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Nature of Crime Trends in Australia (From The Australian Criminal Justice System: The Mid 1980s, P 18-38, 1986, Duncan Chappell and Paul Wilson, eds. -- See NCJ-110891)

NCJ Number
S K Mukherjee
Date Published
21 pages
After discussing the inadequacies and strengths of Australia's criminal statistics, this study analyzes Australia's short-term and long-term crime patterns and compares them with other western industrialized democracies.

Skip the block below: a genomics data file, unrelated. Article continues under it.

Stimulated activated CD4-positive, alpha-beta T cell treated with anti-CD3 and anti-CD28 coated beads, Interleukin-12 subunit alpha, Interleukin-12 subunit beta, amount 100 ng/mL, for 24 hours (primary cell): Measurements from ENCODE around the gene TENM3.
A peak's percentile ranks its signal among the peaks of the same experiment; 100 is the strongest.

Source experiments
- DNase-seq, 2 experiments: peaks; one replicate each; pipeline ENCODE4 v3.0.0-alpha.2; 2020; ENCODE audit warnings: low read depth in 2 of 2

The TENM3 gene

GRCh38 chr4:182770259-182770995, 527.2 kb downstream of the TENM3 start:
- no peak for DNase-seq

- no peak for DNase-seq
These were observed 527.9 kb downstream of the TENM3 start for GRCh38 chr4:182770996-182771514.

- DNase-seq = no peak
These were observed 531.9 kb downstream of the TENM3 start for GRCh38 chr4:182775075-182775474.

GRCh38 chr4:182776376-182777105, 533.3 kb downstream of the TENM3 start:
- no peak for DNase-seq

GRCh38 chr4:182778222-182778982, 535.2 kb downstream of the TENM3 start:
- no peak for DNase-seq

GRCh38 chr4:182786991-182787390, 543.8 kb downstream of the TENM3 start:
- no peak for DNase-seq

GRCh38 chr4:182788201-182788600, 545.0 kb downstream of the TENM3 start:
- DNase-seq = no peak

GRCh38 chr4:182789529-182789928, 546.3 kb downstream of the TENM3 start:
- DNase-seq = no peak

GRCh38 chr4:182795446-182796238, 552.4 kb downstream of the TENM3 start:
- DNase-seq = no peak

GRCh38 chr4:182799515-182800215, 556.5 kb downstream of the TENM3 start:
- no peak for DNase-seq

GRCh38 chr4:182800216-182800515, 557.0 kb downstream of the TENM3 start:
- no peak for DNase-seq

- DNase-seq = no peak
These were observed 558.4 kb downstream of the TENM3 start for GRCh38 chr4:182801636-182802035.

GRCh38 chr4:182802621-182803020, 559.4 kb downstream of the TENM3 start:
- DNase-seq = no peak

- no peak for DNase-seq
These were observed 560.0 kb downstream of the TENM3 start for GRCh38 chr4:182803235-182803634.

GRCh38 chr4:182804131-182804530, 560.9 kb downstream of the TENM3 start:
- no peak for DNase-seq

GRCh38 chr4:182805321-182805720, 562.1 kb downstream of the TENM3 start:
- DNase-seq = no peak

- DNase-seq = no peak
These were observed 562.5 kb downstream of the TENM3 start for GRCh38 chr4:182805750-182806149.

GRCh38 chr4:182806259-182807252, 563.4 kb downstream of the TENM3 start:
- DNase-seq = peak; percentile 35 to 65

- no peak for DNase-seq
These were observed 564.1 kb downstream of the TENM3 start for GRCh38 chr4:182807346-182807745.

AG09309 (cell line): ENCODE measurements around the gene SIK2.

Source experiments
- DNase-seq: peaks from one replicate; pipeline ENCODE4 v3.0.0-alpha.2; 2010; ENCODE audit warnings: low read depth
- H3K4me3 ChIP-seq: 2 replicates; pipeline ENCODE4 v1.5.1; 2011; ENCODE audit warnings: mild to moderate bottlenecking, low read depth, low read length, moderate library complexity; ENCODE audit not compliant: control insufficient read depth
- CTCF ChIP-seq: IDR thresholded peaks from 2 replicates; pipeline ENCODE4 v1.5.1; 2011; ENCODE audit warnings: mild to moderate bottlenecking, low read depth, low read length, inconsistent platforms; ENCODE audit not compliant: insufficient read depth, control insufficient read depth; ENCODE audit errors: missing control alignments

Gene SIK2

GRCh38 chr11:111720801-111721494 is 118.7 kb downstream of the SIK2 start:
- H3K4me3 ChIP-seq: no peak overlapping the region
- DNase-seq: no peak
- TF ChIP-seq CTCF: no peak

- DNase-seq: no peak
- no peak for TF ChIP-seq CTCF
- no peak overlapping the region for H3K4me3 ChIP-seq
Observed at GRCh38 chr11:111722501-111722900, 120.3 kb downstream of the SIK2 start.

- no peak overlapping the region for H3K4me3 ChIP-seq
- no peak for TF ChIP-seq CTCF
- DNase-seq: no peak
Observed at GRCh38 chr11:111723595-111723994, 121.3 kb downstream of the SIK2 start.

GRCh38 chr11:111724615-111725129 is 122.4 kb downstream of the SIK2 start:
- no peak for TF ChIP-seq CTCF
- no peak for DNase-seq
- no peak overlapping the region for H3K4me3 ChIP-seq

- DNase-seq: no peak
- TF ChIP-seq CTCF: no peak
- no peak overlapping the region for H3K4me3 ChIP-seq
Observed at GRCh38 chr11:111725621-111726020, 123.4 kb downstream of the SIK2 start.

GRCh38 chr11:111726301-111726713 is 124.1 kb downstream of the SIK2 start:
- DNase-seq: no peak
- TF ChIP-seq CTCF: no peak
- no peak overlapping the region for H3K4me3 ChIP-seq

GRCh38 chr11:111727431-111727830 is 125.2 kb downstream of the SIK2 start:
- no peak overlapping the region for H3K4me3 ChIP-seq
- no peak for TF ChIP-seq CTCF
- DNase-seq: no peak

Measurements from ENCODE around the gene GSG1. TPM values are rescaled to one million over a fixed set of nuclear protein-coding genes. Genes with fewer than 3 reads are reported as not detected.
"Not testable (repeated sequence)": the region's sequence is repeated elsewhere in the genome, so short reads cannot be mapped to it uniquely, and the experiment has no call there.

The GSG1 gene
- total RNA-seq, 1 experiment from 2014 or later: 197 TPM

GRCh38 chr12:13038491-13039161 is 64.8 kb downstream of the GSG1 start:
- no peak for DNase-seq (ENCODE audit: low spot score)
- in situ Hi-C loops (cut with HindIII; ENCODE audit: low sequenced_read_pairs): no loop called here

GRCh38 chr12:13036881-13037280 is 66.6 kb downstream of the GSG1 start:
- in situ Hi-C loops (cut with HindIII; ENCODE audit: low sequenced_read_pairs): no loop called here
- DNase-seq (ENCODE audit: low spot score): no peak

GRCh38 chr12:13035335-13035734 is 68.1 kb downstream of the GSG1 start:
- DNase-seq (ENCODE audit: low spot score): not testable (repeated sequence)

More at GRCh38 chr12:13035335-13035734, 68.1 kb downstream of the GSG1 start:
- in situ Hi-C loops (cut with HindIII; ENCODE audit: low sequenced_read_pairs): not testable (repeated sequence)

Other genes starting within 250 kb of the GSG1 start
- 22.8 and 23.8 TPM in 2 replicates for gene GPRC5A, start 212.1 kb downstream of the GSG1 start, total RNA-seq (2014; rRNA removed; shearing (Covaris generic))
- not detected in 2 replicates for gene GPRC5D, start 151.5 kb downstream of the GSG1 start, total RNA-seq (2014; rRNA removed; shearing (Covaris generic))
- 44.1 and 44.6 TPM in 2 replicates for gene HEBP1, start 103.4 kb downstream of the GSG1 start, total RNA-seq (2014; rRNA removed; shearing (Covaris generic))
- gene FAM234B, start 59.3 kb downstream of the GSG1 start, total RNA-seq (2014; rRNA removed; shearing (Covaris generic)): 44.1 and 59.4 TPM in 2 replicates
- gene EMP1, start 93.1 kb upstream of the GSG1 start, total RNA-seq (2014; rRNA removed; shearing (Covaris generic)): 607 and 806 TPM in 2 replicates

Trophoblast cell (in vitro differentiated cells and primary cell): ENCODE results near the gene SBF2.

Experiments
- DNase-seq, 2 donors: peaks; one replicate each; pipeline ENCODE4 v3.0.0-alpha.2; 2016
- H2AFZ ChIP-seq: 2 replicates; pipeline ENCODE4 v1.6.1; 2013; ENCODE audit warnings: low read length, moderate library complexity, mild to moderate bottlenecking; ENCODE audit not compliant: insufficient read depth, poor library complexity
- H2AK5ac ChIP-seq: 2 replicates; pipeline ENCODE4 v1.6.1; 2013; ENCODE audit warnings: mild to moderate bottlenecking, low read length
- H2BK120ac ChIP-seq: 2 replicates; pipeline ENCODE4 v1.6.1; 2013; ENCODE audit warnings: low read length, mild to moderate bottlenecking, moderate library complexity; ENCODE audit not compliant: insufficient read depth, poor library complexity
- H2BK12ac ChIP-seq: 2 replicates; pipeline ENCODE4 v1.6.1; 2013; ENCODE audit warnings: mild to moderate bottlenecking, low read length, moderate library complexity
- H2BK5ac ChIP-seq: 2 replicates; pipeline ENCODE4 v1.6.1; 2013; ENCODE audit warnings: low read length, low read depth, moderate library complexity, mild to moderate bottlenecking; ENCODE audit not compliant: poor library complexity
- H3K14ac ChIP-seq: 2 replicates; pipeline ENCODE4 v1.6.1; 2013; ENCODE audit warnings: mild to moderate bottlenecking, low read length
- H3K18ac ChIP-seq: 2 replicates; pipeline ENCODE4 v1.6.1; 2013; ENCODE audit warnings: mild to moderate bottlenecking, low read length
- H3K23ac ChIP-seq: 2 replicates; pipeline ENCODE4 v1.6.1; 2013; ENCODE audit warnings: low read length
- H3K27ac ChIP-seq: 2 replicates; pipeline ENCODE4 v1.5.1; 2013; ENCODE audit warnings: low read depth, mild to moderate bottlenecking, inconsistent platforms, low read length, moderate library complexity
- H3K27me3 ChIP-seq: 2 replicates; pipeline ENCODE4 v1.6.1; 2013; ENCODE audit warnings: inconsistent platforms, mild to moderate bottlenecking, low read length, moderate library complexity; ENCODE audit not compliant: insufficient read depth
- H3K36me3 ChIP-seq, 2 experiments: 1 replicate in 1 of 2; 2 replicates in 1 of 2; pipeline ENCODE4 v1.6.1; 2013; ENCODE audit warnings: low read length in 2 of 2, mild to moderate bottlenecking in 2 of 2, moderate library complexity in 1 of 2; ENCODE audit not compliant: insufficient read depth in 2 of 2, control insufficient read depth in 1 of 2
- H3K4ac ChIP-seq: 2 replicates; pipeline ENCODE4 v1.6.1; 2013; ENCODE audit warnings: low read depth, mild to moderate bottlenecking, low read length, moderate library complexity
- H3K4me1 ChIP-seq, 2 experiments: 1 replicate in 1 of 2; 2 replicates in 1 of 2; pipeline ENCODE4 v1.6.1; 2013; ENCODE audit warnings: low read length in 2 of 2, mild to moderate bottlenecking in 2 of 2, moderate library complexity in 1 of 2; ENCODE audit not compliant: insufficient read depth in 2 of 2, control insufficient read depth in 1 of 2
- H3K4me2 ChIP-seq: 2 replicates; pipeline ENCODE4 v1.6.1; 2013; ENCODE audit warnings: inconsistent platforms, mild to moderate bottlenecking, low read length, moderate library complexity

Since statistics on crimes known to police are not available for a sufficient length of time to permit an effective trend analysis, judicial statistics are used in examining long-term crime trends. For the long-term analysis, data cover all offenses against persons and property charged at the magistrates' courts for 1859-1976. Data for short-term crime patterns encompass murder, rape, robbery, serious assault, break and enter, motor vehicle theft, and fraud for 1973-74 to 1983-84. Australia's short-term trends for homicide, robbery, rape, and burglary are compared with those of Canada, New Zealand, United Kingdom, United States, and West Germany. The Australian homicide rate is stable and the third lowest among the countries examined. Rape, however, has been increasing dramatically. The Australian robbery rate shares the second lowest spot with the United Kingdom, but Australia ranks third highest in burglaries. Alternative crime data sources, notably crime victim surveys are examined for reliability. 3 tables.


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